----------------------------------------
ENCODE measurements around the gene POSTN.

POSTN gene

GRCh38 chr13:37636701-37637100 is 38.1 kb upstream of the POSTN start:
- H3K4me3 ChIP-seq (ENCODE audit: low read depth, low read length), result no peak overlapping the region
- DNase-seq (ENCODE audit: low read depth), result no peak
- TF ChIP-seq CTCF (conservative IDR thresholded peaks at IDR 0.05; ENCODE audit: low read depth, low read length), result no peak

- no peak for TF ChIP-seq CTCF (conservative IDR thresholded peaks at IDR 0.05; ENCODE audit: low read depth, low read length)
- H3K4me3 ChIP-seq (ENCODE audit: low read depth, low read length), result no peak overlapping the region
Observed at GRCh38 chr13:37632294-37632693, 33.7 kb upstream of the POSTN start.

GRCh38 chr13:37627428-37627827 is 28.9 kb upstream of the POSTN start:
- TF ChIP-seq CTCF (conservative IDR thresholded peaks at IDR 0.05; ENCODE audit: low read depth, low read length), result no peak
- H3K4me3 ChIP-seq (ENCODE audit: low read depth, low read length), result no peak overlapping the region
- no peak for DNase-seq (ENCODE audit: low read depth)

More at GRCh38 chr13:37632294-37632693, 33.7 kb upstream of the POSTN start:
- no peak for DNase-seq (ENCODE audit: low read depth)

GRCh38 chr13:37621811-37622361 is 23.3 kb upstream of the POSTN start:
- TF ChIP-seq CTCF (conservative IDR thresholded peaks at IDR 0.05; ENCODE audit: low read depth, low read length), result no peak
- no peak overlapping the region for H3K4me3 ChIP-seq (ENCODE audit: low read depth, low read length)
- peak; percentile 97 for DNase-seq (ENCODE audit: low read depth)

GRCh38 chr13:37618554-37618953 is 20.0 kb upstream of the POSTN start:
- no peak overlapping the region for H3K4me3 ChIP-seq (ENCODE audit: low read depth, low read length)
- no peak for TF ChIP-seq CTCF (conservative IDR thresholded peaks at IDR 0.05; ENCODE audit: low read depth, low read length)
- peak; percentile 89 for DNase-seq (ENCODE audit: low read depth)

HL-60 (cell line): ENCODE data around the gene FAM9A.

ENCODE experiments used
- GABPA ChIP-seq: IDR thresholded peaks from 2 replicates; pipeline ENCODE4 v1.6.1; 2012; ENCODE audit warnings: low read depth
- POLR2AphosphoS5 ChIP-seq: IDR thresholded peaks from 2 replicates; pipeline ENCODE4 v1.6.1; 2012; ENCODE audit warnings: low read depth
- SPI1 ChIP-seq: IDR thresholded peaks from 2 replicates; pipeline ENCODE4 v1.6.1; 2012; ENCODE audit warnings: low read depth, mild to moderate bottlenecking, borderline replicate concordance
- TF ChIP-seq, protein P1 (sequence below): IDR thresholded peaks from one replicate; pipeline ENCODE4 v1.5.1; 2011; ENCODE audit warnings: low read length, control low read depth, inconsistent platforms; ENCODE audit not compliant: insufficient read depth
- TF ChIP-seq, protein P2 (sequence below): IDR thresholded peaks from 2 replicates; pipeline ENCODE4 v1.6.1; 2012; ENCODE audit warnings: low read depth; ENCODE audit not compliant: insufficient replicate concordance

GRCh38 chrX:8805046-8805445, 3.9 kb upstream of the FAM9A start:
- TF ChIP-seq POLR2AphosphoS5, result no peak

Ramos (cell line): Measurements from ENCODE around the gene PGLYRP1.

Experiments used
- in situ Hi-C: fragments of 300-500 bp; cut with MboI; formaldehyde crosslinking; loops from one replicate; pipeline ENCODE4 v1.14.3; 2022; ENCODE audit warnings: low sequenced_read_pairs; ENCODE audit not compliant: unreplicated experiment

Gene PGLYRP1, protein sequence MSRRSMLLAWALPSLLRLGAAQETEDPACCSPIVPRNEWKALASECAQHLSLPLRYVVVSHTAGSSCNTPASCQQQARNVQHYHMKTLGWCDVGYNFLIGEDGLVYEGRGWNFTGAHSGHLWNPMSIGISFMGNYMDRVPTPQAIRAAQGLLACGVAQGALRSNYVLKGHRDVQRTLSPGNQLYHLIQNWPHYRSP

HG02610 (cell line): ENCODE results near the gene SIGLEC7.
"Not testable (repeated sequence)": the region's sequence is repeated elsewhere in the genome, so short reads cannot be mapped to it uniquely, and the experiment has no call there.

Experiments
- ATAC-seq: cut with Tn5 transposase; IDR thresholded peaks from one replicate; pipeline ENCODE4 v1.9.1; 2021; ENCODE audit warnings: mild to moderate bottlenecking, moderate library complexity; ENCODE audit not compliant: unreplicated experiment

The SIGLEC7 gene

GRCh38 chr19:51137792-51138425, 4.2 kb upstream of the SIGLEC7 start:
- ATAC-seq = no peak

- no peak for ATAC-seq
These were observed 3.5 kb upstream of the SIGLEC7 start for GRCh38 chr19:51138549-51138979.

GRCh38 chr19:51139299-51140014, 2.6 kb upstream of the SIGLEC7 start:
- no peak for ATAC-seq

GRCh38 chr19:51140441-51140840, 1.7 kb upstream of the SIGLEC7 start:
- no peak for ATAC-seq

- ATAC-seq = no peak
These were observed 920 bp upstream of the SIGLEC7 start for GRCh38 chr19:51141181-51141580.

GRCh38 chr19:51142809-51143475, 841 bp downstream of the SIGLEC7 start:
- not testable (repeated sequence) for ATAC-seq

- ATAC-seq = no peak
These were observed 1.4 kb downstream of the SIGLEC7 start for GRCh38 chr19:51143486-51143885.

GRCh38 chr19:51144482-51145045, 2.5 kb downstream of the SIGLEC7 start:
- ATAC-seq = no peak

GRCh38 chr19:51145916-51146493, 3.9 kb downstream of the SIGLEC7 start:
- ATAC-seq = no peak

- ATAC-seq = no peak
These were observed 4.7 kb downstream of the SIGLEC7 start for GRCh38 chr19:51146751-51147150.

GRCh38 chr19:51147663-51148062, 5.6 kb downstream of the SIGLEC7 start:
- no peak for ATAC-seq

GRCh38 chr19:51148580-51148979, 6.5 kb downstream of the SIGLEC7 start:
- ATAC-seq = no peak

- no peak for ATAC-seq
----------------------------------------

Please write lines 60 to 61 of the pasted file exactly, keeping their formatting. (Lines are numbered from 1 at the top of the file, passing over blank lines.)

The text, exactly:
- ATAC-seq = no peak
These were observed 4.7 kb downstream of the SIGLEC7 start for GRCh38 chr19:51146751-51147150.